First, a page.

She wanted to know about his parents, and he’d struggled to think of anything to say. He’d last seen them a couple of years ago, just after he started dating Tomiko, before she’d moved in. He’d been excited at the prospect, the long bus ride from the airport across the endless landscapes of his youth. “So much sky,” Tomiko had said, over and over, like it was incredible, and not something he’d run away from, as soon and as fast as he could. But no sooner had they sat down to eat, at the same kitchen table they’d all crowded round when they were a family, he’d felt bored. It was like he was sixteen again, his sister kicking him under the table, and he couldn’t wait to get away. Tomiko had asked his mum about the picture in the hallway, of them all wearing their best clothes, and Scott had yawned uncontrollably, like a cartoon version of himself overcome with tiredness. Tomiko made her eyes go wide which was her way of saying she was embarrassed for him, and for his mum too.
Lying in the bath, he imagines taking Ivy to see them. His dad would want to show her round the place, because Ivy was classy and hot and because Scott’s dad is a bit of a racist. The kind of person who’d often start a conversation with the phrase “I’m not racist but” and then reveal the full extent of his biases, his prejudice, his quiet dislike for anyone who isn’t like him. Scott can only guess what his father makes of Tomiko.
Ivy would find him exotic too, his father. His stories from the Gulf War and half a lifetime underground, mining for copper and gold. His huge hands, wrecked from hard work and from the odd fist fight, even now, in his fifties.
Scott slips deeper into the water, the bubbles closing over him, entombing him in a shroud of white. He should be thinking about winning the case tomorrow. The little victory for some two-bit musician like him. The money he’ll make to recompense for the hit the other artist had. The song that’s played on TV and on the radio and in the biggest computer game of the year. The millions that will come his way and prove that there is justice and fairness in the world, and that you can come from shit and still be someone. But he’s thinking about Ivy and whatever might have clicked between them.
They’ve arranged to meet for a drink in the bar downstairs and Scott can’t now remember whose idea it was and isn’t sure if this is an extension of the interview or something else. He mentioned Tomiko when they talked and he tries to remember whether this was favourably, with kindness, affection.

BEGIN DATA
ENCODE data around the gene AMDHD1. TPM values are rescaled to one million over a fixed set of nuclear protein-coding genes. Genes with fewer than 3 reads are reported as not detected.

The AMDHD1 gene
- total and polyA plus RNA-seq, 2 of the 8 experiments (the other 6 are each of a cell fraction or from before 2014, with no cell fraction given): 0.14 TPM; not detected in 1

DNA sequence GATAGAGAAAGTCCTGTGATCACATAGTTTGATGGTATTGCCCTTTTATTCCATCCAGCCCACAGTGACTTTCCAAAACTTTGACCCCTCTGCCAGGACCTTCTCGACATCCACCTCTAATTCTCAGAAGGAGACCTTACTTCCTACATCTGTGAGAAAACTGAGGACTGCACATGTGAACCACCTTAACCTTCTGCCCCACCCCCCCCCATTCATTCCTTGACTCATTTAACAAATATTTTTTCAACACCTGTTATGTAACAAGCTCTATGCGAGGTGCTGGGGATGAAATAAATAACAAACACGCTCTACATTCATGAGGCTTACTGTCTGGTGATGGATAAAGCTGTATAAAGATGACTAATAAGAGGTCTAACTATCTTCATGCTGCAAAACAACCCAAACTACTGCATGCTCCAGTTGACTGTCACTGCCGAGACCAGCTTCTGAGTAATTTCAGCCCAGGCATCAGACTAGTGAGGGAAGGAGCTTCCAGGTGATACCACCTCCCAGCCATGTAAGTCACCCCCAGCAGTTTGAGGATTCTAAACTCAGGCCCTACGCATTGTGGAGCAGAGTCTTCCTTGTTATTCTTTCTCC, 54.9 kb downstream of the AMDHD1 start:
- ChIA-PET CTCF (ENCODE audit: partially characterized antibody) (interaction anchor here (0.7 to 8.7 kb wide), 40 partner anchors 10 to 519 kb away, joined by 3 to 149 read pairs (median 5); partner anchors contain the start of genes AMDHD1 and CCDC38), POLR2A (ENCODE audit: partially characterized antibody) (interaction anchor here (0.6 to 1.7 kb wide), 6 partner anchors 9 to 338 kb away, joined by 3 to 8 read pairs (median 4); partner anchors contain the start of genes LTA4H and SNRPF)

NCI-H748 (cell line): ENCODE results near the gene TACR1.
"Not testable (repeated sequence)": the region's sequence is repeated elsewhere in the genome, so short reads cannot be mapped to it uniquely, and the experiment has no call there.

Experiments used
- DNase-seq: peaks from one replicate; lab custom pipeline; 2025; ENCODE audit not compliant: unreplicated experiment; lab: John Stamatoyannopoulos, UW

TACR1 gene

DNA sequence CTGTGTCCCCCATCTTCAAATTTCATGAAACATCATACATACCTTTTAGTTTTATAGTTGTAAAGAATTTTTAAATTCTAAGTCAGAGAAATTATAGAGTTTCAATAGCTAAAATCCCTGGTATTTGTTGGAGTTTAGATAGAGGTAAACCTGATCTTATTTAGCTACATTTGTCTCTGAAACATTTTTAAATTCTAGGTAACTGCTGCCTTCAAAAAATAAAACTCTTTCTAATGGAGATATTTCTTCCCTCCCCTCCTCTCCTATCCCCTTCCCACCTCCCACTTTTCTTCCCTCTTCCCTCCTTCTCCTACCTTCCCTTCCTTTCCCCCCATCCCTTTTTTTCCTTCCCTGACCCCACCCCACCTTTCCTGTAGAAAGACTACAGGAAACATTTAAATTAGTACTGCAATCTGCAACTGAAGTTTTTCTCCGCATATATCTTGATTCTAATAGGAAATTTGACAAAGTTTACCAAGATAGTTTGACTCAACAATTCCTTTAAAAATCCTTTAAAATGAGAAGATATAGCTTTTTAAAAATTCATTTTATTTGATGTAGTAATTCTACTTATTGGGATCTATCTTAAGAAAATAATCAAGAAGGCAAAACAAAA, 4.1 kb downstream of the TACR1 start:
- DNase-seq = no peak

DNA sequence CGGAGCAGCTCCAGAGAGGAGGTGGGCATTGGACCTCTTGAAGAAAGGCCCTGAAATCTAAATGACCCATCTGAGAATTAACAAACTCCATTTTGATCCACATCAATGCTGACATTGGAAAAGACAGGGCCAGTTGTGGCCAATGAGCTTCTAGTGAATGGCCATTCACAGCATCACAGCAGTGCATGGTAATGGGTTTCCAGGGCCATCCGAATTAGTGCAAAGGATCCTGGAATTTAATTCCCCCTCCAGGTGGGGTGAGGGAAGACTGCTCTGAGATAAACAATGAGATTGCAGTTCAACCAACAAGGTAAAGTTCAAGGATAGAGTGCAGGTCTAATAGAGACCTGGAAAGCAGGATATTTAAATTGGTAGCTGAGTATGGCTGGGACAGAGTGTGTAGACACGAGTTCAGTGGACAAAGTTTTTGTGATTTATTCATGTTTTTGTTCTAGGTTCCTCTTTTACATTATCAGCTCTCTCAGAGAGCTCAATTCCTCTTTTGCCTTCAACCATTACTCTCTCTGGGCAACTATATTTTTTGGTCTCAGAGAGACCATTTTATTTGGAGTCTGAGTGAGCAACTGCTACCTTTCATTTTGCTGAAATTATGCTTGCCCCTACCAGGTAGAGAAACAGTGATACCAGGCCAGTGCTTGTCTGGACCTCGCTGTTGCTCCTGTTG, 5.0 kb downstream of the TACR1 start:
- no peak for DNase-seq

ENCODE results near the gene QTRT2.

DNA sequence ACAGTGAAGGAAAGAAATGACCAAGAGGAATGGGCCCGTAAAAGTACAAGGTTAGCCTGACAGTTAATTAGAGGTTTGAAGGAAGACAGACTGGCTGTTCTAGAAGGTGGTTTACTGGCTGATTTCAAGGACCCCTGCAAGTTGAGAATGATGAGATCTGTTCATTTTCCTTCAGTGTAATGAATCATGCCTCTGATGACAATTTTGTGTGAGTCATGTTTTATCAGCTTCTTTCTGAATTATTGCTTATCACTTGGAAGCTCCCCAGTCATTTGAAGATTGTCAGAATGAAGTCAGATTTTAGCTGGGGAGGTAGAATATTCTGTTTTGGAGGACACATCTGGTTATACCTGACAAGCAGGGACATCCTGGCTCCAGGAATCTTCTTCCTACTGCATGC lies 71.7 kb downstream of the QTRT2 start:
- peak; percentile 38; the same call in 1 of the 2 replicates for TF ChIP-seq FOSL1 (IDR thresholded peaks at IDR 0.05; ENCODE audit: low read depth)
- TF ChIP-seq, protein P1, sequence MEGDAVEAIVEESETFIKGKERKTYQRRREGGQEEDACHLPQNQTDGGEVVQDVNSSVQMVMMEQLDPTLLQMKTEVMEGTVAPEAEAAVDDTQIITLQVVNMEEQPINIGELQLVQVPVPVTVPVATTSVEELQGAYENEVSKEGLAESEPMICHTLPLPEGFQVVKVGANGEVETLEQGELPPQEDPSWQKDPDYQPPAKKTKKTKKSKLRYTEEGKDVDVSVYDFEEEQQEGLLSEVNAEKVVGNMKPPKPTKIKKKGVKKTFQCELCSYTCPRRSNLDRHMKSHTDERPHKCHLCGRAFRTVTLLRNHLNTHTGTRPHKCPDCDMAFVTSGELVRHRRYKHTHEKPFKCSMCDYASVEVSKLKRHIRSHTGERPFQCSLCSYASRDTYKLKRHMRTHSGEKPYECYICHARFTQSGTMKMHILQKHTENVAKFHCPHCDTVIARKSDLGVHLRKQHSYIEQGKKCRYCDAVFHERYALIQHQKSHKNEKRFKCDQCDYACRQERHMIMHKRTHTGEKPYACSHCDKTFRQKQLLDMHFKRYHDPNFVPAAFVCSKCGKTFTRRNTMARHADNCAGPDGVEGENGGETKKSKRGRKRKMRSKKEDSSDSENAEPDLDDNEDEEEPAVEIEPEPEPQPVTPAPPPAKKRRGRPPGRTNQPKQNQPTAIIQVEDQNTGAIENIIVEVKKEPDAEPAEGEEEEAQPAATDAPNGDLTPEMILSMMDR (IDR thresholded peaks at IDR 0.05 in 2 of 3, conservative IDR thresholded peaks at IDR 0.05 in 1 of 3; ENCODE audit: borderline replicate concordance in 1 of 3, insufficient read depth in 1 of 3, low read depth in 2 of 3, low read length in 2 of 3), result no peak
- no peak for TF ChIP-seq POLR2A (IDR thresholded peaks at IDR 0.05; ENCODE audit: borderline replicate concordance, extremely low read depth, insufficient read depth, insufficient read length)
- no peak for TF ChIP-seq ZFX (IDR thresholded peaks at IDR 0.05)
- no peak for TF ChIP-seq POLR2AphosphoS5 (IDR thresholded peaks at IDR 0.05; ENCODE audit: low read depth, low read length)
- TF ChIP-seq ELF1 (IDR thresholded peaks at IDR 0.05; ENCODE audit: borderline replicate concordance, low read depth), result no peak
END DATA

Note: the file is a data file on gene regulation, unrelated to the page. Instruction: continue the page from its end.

Cherelle had told him to be generous when he took to the stand to make the case for his song and how it had influenced the hit. The artist had smiled, genuinely, and Scott mentioned how he was a fan, the respect he had for his work. How we can get influenced by things in our sub-conscious. How anyone could make the same mistake.
Cherelle had nodded at him as he spoke, and he took this to mean that he’d gone far enough. That he should stop now before he overdid it and reduced the strength of his case for damages. Ivy asked him about whether he really meant this or was it just something his lawyer had told him to say. Her questions had an extraordinary precision, like they could split him in two and reach right into his soul.
“I like the guy. Got a lot of his stuff on vinyl,” Scott had said, smiling, trying hard not to play a game whose rules he didn’t understand. Ivy had made him feel special, the centre of something, and then completely out of his depth, all in a heartbeat. And he liked that. That sense that he might be starting to drown and that she was there, that she would rescue him if he went under. It was thrilling, that feeling that he could pass himself over to this woman, a stranger and that she could do whatever she wanted. He liked the feeling of powerlessness, in thrall to a force that was unexpected and made his fingers tingle. She was tiny, tucked into the corner of the couch, her toes wriggling as she asked her questions, and yet she seemed to fill the room, to make sense of this grand hotel, its sweeping spaces, its majesty.
He surfaces through the foam expecting to see her standing there, her arms crossed, the light behind her eyes, or reflected, somehow, from the lights along the beach.
Across the bathroom his clothes sprawl nonchalantly. Like he comes here all the time. Scott asks Siri what the time is, and his phone says it’s seven-fifteen. The street outside is getting busy. A parade of pimped up cars cruising the strip. And a promenade of excitable voices starting to hit the bars that line the coast.
Scott runs the cold and feels the temperature slowly leach away. He pictures cold molecules of water bumping their way up the bath, elbowing past the warmer ones, working their way up to his groin, his chest. And then he wonders whether the cold just cools the warmer ones. That everything becomes the same.
He’d said seven-thirty, a casual suggestion, like it was an imprecise measure of time. But he knows she’ll be there already, sitting at the bar, a waiter sliding a Coke across the counter.